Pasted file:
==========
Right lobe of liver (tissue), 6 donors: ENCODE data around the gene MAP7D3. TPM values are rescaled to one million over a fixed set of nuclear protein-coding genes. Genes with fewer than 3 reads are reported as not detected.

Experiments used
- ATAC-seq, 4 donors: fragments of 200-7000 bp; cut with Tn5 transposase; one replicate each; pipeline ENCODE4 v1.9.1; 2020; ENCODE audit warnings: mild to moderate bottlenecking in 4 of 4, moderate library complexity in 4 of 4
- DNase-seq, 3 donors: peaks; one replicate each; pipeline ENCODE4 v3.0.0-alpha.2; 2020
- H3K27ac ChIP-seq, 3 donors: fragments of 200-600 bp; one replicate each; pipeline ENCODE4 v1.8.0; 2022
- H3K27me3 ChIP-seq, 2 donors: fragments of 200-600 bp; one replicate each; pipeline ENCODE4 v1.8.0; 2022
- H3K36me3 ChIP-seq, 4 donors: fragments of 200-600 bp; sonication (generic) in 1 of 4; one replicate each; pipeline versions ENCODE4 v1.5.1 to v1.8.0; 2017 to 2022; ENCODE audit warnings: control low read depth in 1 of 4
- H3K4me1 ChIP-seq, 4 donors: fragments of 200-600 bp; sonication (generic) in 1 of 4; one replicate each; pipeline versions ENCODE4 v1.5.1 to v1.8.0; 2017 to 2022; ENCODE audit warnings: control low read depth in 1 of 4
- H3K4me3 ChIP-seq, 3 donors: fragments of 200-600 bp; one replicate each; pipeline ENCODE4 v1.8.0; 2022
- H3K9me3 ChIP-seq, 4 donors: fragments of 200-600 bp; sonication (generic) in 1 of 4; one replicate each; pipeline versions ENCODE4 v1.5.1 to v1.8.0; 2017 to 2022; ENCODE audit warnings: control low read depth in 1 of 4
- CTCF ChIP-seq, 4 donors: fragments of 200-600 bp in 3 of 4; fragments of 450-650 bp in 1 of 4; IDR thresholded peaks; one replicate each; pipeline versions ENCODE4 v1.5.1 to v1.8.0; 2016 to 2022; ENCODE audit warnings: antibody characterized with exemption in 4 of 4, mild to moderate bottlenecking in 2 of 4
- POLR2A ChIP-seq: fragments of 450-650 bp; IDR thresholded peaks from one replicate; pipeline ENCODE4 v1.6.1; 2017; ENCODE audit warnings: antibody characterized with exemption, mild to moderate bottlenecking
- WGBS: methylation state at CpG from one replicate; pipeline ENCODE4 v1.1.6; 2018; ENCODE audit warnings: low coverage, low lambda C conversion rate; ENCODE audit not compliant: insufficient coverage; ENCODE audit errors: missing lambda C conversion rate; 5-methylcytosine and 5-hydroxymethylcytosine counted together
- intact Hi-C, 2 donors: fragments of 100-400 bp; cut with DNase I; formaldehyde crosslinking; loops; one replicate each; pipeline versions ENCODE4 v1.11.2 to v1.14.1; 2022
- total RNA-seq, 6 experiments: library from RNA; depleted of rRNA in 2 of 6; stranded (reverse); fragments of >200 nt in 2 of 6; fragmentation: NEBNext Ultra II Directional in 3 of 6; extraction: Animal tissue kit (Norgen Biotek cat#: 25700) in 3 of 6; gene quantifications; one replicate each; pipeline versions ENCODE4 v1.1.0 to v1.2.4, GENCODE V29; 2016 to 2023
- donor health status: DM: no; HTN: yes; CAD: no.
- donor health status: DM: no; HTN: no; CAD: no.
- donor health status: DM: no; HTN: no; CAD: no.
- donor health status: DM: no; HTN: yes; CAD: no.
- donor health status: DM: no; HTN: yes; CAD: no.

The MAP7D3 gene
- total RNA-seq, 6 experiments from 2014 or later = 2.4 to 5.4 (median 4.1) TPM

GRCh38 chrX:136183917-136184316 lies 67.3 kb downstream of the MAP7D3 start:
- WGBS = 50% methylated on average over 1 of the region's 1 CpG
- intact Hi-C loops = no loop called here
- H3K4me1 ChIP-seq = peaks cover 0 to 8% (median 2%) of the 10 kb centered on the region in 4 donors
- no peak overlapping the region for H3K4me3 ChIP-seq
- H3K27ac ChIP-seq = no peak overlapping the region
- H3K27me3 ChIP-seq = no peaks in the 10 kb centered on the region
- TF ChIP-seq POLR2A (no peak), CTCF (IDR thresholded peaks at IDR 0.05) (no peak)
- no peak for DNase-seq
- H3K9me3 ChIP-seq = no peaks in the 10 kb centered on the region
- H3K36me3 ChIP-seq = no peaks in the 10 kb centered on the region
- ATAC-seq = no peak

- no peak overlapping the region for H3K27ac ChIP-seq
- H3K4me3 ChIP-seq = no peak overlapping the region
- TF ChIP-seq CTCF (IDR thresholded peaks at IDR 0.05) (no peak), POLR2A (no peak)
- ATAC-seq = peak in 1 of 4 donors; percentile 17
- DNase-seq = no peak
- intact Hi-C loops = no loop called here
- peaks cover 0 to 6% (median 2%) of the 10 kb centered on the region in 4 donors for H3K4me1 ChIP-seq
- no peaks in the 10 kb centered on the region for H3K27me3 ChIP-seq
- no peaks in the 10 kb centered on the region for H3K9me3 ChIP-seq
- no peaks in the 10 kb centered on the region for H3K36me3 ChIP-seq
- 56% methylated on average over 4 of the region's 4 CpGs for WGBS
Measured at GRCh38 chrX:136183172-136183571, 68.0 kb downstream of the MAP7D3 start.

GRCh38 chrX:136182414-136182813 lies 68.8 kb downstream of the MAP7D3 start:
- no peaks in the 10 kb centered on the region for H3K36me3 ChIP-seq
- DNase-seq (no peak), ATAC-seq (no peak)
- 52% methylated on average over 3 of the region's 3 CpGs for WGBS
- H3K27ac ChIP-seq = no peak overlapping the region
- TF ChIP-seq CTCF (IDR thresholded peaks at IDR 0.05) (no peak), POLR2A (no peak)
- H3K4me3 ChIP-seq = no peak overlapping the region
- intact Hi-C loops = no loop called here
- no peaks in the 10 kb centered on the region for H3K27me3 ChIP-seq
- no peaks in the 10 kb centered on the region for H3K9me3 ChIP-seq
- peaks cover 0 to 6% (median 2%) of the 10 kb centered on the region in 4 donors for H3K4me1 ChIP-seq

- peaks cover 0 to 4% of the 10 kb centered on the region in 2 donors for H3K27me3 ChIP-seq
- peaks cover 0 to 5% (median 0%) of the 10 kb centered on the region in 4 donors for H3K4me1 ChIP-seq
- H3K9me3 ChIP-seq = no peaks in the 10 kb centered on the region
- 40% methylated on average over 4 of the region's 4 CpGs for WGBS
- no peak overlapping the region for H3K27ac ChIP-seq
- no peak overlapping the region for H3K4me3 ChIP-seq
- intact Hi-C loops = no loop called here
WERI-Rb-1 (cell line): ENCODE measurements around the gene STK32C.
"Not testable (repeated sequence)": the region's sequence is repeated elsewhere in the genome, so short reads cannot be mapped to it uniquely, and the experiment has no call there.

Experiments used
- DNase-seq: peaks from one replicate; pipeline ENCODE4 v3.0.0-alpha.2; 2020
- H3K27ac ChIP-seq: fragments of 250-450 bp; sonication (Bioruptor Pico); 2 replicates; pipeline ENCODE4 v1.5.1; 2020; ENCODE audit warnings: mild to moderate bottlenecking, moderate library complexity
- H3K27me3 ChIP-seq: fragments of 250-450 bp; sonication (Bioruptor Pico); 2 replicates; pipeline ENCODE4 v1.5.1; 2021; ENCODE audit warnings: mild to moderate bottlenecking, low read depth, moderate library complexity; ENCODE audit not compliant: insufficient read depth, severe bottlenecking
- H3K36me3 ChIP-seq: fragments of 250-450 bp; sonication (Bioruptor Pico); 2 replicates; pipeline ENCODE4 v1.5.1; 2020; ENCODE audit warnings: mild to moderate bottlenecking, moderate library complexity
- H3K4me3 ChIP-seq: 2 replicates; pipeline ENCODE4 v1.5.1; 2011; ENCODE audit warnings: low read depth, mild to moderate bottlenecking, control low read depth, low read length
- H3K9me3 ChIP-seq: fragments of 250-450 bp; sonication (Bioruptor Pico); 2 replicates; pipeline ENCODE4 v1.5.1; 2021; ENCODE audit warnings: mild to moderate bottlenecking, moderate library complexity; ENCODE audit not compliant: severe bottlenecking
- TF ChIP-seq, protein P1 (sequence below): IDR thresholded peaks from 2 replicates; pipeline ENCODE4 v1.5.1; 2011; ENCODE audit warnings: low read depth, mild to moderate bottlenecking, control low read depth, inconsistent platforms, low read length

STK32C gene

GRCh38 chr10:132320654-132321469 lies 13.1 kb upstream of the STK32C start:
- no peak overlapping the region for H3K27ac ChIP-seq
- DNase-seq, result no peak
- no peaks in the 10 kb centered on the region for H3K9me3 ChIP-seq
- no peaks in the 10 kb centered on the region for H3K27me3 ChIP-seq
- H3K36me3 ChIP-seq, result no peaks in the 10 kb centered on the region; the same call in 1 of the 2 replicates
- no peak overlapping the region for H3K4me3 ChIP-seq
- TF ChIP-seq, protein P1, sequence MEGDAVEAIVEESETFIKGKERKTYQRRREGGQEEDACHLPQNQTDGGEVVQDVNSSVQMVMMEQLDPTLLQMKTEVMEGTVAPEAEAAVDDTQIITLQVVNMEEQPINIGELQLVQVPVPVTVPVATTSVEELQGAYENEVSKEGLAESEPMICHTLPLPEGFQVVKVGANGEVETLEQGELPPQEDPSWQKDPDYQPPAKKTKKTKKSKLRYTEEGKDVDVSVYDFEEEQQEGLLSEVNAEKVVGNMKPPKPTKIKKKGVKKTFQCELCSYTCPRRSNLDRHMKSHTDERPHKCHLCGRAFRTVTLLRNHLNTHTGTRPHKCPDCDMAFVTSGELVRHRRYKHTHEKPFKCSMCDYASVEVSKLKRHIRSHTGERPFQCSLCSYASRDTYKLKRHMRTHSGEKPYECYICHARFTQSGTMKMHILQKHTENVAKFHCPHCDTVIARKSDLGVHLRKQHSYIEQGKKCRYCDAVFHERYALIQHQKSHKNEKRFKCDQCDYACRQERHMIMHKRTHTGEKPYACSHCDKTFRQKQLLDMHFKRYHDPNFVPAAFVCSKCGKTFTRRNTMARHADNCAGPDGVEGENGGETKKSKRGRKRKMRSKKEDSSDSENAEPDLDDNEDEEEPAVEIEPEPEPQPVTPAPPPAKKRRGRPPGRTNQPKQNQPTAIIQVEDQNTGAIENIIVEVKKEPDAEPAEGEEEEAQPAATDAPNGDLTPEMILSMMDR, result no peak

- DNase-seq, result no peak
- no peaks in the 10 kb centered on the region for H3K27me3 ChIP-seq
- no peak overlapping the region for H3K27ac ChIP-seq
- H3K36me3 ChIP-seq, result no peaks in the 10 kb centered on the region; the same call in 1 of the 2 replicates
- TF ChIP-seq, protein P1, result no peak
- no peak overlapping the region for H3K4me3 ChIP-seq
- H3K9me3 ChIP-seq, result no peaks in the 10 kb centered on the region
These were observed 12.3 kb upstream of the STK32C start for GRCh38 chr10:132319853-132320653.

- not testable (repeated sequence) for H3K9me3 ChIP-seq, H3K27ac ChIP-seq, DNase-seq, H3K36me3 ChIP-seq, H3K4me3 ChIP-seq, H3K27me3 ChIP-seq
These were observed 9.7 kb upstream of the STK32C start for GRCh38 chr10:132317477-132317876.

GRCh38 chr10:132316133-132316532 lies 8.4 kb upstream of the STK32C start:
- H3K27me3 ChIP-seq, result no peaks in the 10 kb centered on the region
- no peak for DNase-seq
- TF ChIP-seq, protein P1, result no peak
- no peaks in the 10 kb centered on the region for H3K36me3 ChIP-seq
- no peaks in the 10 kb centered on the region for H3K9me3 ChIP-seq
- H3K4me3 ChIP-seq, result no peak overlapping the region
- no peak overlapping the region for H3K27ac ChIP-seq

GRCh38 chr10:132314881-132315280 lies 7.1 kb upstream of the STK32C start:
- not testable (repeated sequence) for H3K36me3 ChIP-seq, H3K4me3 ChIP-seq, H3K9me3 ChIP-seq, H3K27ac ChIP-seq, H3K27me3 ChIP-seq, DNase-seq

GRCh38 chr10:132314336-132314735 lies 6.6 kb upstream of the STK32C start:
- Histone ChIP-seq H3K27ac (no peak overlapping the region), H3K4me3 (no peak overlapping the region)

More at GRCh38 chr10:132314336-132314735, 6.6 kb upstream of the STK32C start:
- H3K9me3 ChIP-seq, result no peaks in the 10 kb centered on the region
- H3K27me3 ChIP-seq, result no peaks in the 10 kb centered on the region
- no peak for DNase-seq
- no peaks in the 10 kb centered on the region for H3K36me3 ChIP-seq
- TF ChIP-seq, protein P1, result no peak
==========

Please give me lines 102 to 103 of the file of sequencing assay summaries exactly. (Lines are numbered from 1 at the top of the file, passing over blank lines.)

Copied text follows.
GRCh38 chr10:132314881-132315280 lies 7.1 kb upstream of the STK32C start:
- not testable (repeated sequence) for H3K36me3 ChIP-seq, H3K4me3 ChIP-seq, H3K9me3 ChIP-seq, H3K27ac ChIP-seq, H3K27me3 ChIP-seq, DNase-seq